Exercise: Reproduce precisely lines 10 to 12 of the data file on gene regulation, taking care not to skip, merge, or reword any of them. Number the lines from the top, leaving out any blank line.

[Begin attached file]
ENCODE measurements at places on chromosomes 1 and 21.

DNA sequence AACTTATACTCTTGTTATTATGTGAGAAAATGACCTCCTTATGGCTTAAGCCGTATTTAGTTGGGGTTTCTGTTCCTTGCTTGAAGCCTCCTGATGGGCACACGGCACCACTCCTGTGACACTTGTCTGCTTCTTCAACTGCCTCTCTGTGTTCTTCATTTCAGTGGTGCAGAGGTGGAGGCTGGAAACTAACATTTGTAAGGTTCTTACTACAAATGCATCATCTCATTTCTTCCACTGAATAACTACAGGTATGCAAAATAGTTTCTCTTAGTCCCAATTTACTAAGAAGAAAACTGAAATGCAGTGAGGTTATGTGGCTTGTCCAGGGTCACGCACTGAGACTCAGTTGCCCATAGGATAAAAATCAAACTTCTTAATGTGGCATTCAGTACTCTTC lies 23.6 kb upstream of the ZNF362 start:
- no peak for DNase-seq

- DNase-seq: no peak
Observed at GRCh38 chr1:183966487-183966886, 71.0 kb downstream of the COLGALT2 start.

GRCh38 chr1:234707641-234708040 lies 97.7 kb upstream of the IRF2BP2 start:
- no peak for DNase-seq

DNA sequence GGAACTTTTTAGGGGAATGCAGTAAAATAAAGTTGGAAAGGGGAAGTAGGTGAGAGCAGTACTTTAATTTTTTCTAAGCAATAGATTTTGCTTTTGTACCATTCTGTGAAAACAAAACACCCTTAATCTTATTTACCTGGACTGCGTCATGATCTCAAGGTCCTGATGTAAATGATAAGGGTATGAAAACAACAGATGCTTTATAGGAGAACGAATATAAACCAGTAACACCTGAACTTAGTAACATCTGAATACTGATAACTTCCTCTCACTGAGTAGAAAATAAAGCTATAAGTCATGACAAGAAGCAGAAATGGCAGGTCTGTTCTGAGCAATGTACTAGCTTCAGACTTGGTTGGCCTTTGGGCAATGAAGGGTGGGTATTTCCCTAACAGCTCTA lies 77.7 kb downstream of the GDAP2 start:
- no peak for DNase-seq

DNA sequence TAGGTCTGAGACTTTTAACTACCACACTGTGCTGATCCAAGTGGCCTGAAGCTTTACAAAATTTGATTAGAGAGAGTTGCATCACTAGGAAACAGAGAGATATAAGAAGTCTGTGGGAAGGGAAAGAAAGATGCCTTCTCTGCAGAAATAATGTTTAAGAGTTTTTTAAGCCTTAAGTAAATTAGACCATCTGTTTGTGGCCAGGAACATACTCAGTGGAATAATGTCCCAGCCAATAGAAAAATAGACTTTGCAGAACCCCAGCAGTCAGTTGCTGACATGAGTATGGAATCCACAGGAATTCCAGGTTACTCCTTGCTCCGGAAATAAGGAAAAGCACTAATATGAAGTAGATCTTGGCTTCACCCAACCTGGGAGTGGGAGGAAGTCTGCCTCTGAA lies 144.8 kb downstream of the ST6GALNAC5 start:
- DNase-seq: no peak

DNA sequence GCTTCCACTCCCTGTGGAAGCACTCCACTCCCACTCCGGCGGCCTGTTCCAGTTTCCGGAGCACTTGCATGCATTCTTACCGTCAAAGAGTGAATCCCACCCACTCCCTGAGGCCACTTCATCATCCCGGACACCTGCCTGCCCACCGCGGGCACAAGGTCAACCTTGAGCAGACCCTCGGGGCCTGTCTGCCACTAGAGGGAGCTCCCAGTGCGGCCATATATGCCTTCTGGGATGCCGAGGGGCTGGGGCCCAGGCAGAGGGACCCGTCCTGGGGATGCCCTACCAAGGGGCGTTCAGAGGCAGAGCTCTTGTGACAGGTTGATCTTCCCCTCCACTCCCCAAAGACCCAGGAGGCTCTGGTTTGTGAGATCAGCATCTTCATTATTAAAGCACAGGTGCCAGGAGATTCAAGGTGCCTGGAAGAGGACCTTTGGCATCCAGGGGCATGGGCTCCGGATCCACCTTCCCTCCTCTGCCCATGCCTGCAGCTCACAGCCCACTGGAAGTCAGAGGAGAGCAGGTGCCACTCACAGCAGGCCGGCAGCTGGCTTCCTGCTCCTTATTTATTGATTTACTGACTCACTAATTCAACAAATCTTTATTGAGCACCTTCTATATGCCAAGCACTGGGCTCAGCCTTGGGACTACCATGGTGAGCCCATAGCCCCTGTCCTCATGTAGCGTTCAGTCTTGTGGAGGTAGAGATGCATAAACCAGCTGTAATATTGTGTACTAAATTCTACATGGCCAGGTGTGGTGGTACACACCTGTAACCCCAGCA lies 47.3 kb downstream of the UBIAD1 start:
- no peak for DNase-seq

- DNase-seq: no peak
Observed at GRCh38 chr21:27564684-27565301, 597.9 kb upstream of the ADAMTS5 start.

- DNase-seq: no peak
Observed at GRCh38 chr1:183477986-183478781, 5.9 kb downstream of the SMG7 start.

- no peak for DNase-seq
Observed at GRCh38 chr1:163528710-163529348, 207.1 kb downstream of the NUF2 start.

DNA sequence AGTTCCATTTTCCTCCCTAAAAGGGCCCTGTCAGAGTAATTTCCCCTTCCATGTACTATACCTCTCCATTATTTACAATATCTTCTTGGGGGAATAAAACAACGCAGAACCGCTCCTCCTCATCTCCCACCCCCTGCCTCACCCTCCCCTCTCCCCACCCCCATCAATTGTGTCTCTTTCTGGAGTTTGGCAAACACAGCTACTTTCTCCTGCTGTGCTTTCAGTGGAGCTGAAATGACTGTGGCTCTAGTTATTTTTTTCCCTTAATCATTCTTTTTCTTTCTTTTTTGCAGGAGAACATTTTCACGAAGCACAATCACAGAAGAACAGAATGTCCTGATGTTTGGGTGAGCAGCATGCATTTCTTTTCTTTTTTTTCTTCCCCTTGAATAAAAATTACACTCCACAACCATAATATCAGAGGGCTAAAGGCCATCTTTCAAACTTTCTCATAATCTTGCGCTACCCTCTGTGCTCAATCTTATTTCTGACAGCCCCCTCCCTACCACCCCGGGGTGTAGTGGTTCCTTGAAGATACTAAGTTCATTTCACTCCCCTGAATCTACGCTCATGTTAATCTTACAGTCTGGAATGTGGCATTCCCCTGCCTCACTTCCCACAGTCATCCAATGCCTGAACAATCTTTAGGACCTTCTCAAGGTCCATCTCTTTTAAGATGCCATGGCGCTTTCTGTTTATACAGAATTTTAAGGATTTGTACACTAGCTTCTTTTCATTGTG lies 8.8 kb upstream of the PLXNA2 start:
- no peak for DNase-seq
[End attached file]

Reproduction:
DNA sequence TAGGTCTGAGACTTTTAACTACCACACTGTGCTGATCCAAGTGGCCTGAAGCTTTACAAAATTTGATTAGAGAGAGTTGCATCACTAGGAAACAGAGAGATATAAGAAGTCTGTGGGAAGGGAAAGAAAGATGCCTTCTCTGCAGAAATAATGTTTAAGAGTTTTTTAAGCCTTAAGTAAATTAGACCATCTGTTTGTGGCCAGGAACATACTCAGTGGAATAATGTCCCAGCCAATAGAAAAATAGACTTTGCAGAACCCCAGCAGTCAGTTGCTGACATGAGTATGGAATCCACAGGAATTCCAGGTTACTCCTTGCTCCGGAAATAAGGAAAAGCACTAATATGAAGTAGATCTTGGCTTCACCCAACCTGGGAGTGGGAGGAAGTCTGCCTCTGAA lies 144.8 kb downstream of the ST6GALNAC5 start:
- DNase-seq: no peak

DNA sequence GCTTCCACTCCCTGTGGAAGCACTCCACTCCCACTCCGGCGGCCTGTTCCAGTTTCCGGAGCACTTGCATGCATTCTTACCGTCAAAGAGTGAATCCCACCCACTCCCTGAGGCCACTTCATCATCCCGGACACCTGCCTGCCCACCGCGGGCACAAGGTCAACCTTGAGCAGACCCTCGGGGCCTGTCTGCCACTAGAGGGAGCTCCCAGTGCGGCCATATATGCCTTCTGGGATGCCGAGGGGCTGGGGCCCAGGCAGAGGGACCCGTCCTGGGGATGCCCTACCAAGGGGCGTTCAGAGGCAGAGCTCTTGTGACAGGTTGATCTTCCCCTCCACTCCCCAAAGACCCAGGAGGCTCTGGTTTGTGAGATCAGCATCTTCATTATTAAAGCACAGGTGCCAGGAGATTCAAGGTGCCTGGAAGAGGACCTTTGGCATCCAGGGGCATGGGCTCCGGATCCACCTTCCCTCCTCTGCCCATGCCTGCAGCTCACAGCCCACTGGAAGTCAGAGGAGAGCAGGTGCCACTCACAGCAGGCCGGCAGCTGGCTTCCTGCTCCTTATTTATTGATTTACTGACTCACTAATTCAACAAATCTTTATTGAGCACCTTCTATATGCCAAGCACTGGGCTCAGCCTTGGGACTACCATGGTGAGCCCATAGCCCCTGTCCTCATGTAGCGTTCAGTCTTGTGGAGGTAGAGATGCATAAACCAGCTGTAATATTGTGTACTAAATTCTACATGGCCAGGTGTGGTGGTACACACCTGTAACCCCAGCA lies 47.3 kb downstream of the UBIAD1 start: